H.Res. XX: Providing for the concurrence by the House in the Senate amendment to H.R. 5566 with an amendment - Prevention of Interstate Commerce in Animal Crush Videos Act of 2010

H.Res. XX

Providing for the concurrence by the House in the Senate amendment to H.R. 5566 with an amendment - Prevention of Interstate Commerce in Animal Crush Videos Act of 2010

Date
November 15, 2010 (111th Congress, 2nd Session)

Staff Contact
Communications

Floor Situation

The House is scheduled to consider the resolution to concur with the Senate amendment on Monday November 15, 2010 under suspension of the rules, requiring a two-thirds majority vote for passage.  The resolution would have the affect of concurring with a Senate amendment to H.R. 5566, the Animal Crush Videos Act of 2010, which was approved by the House on July 21, 2010 by a vote of 416–3

Bill Summary

If adopted, the resolution would amend a Senate amendment to H.R. 5566, Animal Crush Video Prohibition Act of 2010.  The Senate amendment would revise Section 48 of title 18 of the U.S. Code to include the creation, sale or distribution of an animal “crush” video as an act of unlawful animal cruelty.  The amendment would make such acts violations punishable by fines and up to seven years of imprisonment (as opposed to five years proposed in the House-passed bill). 

The Senate amendment would make it illegal to knowingly sell or offer to sell, or distribute or offer to distribute, an animal crush video for the purpose of commercial gain. 

The Senate amendment would define “animal crush video” as any obscene photograph, motion-picture film, video recording, or electronic image that depicts actual conduct in which one or more living animals is intentionally crushed, burned, drowned, suffocated, or impaled in a manner that would violate a criminal prohibition on cruelty to animals under federal law or the law of the state in which the depiction is created, sold, distributed, or offered for sale or distribution.

The legislation excludes from prohibition the sale or distribution of any visual depiction of customary and normal veterinary or agricultural husbandry practices, the slaughter of animals for food, hunting, trapping, or fishing.

Background

The Prevention of Interstate Commerce in Animal Crush Videos Act of 2010 (H.R. 5566) approved by the House on July 21, 2010 by a vote of 416–3.  According to the findings listed in the bill, “There are certain extreme acts of animal cruelty that appeal to a specific sexual fetish. These acts of extreme animal cruelty are videotaped, and the resulting video tapes are commonly referred to as ‘animal crush videos.’”   The findings also note that the Supreme Court “has long held that obscenity is an exception to speech protected under the First Amendment to the Constitution of the United States.”  However, on April 20, 2010, the Supreme Court struck down a 1999 law that banned depictions of animal cruelty by an 8–1 ruling on the grounds that the law violated the First Amendment.  According to House Report 111-549, the House Judiciary Committee held hearings and concluded that the Supreme Court may be more receptive to legislation banning the sale or distribution of such videos, rather than merely the depiction.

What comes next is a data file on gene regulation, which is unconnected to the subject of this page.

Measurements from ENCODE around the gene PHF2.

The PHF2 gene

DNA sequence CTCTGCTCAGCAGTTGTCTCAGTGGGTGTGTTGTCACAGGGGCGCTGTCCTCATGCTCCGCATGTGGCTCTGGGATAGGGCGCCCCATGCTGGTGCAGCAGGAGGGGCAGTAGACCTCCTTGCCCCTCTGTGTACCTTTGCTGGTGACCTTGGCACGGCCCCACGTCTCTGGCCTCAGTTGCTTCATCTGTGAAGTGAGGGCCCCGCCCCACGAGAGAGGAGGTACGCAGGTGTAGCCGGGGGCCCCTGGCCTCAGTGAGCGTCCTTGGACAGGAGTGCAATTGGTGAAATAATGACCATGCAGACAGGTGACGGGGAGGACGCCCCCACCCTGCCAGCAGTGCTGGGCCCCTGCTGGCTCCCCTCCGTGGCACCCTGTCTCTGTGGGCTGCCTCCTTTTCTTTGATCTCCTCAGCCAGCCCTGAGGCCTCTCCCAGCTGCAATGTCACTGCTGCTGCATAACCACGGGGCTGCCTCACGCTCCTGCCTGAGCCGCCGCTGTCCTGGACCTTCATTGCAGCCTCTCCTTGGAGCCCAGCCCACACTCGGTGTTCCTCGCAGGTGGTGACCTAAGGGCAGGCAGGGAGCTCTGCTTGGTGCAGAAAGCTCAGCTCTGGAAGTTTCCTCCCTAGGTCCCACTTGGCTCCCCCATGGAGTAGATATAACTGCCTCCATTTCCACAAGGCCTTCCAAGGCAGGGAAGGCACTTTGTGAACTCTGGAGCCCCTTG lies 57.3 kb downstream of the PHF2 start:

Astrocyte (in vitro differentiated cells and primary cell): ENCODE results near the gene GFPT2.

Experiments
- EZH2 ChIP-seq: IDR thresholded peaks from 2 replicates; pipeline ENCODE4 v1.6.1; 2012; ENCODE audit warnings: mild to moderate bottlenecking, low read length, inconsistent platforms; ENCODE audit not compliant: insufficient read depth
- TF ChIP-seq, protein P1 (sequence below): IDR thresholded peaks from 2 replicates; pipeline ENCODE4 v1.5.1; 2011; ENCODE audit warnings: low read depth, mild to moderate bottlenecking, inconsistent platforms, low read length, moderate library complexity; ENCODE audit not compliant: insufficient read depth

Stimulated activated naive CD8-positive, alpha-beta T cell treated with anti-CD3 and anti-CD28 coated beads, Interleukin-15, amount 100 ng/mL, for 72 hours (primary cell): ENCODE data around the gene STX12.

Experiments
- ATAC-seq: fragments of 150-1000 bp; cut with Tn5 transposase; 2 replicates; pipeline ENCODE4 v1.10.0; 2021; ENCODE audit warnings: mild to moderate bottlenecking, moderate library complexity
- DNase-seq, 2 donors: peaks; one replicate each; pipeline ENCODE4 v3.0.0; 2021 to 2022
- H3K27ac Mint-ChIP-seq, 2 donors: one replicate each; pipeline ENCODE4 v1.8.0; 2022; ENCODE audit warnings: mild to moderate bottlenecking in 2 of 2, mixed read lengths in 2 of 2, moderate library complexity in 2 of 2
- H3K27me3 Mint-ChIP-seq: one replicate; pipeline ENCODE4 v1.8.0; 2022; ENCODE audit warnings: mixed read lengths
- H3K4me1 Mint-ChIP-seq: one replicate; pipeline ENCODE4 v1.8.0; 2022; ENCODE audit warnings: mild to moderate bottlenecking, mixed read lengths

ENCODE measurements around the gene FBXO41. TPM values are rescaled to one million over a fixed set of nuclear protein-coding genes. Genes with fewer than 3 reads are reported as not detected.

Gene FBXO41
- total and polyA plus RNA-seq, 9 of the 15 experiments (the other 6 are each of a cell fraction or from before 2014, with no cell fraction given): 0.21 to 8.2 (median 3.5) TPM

Cost

A CBO score for the Senate amendment was unavailable as of press time.  However, according to a CBO score for a similar version of the bill (H.R. 5566), implementing the Senate amendment would have no significant cost to the federal government.  The legislation could affect direct spending and revenues, so pay-as-you-go procedures would apply, but CBO estimates that any such effects would not be significant.  CBO expects that H.R. 5566 would apply to a relatively small number of offenders, however, so any increase in costs for law enforcement, court proceedings, or prison operations would not be significant.  Any such costs would be subject to the availability of appropriated funds.

Because those prosecuted and convicted under H.R. 5566 would be subject to criminal fines, the federal government might collect additional amounts if the legislation is enacted.  Criminal fines are recorded as revenues, deposited in the Crime Victims Fund, and later spent.  CBO estimates that any additional revenues and direct spending would not be significant because of the small number of cases likely to be affected.